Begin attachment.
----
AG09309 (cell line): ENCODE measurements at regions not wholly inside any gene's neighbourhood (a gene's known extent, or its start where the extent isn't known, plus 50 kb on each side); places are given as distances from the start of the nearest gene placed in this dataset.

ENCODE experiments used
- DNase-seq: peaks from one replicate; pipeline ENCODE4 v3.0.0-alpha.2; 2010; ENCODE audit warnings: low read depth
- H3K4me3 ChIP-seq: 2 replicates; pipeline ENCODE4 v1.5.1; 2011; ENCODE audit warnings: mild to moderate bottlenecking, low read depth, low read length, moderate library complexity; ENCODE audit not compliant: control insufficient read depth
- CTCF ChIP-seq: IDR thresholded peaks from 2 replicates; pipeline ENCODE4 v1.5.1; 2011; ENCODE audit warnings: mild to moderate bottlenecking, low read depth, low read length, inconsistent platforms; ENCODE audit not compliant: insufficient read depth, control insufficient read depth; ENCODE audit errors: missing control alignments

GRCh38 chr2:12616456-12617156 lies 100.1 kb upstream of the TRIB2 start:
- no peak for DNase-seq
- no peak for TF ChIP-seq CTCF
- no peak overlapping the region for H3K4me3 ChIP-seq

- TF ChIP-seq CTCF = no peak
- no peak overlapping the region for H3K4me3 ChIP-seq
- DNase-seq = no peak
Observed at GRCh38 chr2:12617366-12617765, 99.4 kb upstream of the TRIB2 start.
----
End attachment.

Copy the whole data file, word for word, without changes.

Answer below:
AG09309 (cell line): ENCODE measurements at regions not wholly inside any gene's neighbourhood (a gene's known extent, or its start where the extent isn't known, plus 50 kb on each side); places are given as distances from the start of the nearest gene placed in this dataset.

ENCODE experiments used
- DNase-seq: peaks from one replicate; pipeline ENCODE4 v3.0.0-alpha.2; 2010; ENCODE audit warnings: low read depth
- H3K4me3 ChIP-seq: 2 replicates; pipeline ENCODE4 v1.5.1; 2011; ENCODE audit warnings: mild to moderate bottlenecking, low read depth, low read length, moderate library complexity; ENCODE audit not compliant: control insufficient read depth
- CTCF ChIP-seq: IDR thresholded peaks from 2 replicates; pipeline ENCODE4 v1.5.1; 2011; ENCODE audit warnings: mild to moderate bottlenecking, low read depth, low read length, inconsistent platforms; ENCODE audit not compliant: insufficient read depth, control insufficient read depth; ENCODE audit errors: missing control alignments

GRCh38 chr2:12616456-12617156 lies 100.1 kb upstream of the TRIB2 start:
- no peak for DNase-seq
- no peak for TF ChIP-seq CTCF
- no peak overlapping the region for H3K4me3 ChIP-seq

- TF ChIP-seq CTCF = no peak
- no peak overlapping the region for H3K4me3 ChIP-seq
- DNase-seq = no peak
Observed at GRCh38 chr2:12617366-12617765, 99.4 kb upstream of the TRIB2 start.